On Instagram, the Trump Store Sells Golf Tees, Piggy Banks, the Foundational Lie of the Trump Presidency

A Trump teddy bear, Trump glasses, Trump National Doral, and a Trump polo shirt.
Photo illustration by Slate. Photos by Joe Raedle/Getty Images and via

Trumpstagram is Slate’s pop-up blog that close-reads Instagram accounts in the Trump orbit.

Imagine a world where Donald Trump never became president. It’s a better world, one where America doesn’t strive to ban immigrants on the basis of their religion or lock children in cages. But it’s also one with a bewildering expanse of psychic space—the president’s sticky cadence does not creep into every conversation and his epithets aren’t summoned by every mention of Hillary Clinton or the New York Times. One liberal in Ohio actually created such a world for himself—but he had to block out virtually everything else that happened to do it. He watched the NBA playoffs on mute, like a vampire who would be vanquished by even a single photon of Trump light. But the president, apparently, is less like the sun, which does blessedly disappear for a spell each night as the Earth turns, than like the planet’s carbon dioxide–suffused air, which at once creates civilization-altering floods and droughts and moves silently in and out of our lungs every three seconds.

You don’t need to ask your barista to hide the newspaper, though, to embrace the alternate reality in which “pee tape” is what the nurse puts on the side of a paper cup at the doctor’s office. That illusion is fastidiously maintained in one place: the Trump Organization, where “Trump” is still just a brand of hotels, golf courses, and condos, a place for the president’s children to pretend that their name stands for anything but their rotten father’s rotten politics.

Deep beneath the everyday bullshit is the foundational lie of the Trump presidency: that the president is not getting rich off his office. We mostly pay attention to how Trump Sr. flirts with this firewall, branding his private Florida club the “Winter White House,” thereby turning diplomatic meetings and missile launches into ticketed events, and spending millions of taxpayer money at his own resorts. (His Cabinet members, somehow, manage to be even more transparently corrupt.)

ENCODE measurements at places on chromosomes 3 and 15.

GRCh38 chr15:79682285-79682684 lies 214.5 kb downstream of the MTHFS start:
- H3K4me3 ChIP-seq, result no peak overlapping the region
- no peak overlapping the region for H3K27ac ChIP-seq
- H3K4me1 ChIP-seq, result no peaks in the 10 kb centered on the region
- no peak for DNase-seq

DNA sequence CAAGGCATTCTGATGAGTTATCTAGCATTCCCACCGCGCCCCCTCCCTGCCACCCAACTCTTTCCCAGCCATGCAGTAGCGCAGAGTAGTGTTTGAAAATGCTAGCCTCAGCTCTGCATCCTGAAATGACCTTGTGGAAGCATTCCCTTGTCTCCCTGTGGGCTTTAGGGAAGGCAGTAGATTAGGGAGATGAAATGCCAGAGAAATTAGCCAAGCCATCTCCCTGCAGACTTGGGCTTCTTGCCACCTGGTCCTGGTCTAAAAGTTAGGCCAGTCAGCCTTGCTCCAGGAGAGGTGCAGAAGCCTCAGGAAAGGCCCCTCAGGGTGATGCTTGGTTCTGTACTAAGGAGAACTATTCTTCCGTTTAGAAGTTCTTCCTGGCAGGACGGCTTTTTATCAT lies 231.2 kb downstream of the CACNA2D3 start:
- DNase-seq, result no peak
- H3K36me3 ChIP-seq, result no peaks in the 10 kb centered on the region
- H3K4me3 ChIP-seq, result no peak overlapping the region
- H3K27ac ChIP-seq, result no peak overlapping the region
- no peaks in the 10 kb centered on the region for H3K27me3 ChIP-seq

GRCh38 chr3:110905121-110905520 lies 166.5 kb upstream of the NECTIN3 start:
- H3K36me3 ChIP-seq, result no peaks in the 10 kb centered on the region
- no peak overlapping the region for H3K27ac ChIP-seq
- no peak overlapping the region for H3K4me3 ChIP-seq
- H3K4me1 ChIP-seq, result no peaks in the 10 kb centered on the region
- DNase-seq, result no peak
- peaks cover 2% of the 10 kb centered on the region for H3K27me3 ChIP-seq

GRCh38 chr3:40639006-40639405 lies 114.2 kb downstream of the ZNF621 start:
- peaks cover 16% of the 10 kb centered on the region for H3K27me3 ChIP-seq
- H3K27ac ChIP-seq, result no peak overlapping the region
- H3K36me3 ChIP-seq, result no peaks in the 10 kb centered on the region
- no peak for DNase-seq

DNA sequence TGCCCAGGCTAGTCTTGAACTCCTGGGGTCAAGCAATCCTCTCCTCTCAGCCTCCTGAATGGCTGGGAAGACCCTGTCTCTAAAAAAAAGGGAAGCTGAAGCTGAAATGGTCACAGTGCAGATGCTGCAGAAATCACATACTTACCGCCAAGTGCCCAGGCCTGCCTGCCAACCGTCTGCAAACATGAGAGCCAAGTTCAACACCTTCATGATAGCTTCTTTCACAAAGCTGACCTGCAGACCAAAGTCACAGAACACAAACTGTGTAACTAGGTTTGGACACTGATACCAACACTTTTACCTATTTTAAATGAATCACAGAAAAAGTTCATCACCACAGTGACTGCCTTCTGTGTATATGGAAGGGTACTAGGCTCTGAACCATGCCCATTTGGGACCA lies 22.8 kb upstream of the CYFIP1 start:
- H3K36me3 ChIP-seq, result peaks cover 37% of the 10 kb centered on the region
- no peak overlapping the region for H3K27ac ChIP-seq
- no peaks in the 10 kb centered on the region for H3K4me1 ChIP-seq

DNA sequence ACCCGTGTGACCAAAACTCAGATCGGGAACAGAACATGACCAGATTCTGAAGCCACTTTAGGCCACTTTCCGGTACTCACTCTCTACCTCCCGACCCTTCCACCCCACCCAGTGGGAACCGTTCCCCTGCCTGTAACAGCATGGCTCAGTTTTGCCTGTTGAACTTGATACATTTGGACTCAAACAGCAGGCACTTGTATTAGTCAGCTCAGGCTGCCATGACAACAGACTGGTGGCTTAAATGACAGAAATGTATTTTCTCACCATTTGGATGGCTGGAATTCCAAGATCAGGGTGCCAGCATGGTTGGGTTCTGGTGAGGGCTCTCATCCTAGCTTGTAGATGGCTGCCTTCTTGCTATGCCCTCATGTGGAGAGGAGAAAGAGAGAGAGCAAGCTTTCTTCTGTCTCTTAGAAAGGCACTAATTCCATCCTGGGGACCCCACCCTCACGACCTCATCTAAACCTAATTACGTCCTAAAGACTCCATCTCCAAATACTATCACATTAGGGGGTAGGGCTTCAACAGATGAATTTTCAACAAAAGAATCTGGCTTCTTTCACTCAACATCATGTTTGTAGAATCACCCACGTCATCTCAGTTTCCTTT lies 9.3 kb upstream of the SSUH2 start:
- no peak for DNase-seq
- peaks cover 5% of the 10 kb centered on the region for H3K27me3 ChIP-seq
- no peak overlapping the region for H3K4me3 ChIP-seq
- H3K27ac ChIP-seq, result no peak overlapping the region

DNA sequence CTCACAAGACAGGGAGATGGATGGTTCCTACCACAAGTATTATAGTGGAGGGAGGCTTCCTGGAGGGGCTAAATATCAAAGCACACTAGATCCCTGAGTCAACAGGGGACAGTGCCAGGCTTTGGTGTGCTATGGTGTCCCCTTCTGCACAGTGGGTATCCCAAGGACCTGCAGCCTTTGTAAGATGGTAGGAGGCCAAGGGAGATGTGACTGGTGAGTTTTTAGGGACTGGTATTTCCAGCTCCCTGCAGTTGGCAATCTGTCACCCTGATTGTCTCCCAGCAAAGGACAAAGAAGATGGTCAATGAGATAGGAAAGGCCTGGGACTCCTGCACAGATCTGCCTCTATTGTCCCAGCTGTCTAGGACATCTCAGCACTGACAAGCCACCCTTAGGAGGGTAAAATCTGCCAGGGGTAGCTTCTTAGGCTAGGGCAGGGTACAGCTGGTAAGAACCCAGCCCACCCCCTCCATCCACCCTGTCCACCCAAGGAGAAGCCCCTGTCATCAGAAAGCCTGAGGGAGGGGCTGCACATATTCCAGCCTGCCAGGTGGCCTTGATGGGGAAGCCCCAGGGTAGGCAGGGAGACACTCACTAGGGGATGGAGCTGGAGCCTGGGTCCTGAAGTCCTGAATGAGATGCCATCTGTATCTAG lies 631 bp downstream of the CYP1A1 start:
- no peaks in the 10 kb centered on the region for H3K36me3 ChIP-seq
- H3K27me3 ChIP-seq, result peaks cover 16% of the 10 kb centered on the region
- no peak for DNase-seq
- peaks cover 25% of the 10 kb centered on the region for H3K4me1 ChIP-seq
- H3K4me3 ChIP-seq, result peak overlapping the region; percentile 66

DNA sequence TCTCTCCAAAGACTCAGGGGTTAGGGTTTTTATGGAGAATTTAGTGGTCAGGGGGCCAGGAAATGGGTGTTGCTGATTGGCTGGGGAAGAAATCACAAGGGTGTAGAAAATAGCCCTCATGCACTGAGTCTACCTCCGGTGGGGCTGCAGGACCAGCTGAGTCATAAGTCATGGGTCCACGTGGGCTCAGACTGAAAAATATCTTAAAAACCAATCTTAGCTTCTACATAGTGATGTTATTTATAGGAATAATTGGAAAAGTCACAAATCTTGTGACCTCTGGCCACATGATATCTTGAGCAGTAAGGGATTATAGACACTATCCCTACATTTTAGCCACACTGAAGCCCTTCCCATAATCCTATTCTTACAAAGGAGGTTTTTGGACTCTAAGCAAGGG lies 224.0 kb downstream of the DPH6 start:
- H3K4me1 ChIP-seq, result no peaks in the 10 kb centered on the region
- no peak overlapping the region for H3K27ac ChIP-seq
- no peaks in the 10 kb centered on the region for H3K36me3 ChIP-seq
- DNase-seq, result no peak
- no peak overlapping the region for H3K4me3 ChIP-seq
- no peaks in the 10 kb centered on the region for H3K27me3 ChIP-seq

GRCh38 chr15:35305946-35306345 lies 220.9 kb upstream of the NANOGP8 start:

The Trump Organization, like the related family brands, runs a tighter ship. (Though who doesn’t?) Mostly, foreign interests just book a phalanx of rooms at the Trump hotel or issue a few dozen patents to the president’s daughter and wait for the favors to roll in. Even when the Trump Organization all but invokes the power of the Oval Office—as in an April letter to the president of Panama asking for help with a dispute at the Trump International Hotel in Panama City—it does so with plausible deniability. The letter to the Panamanian president coyly omitted that the company’s founder and namesake is the president of the United States.

But the purest form of this political blindness can be found on the Instagram of the Trump Store, which (true to the social network at large) offers apolitical shlock and lifestyle porn. The account has only ever known the Trump presidency—it launched in November of last year—but it paints a comprehensive picture of the Trump brand without Trump politics, a blindingly dull collage of golf, white wine, and dogs. There are at least 50 people in the photos; every single one of them is white. Won’t you join them for a boozy, politics-free poolside lunch? There are more dogs (seven) than minorities (zero).

Even the world’s most evil companies manage to present a group of diverse stock photo models in their promotional material. This oversight on the part of the Trump Organization probably accurately reflects the brand’s sense of self, but I see it also as a reminder of what a Podunk, two-bit operation it is.

Most of what they sell is Ralph Lauren knockoffs, “golf polos” for a used car salesman near you. They are not a cheap buy, which again serves as a reminder of what a facetious, Janus-faced marketing program this is. We all know that if you truly wanted to look like a new car salesman on the links you’d spring for a more innocuous name brand. Wearing a big Trump logo across your chest will never again be anything but a political statement. But the company can’t say that, because it—like congressional Republicans and the General Services Administration operatives that manage the Trump Hotel lease—is pretending that there’s effectively no link between Trump Inc. and the Trump administration.

If it weren’t for the occasional regram of the president’s loudmouthed, InfoWars-adjacent son, Donald Trump Jr., looking swollen and a little frightened of his own reflection, you might be able to forget that Trump was anything but a brand of overpriced golf shirts.

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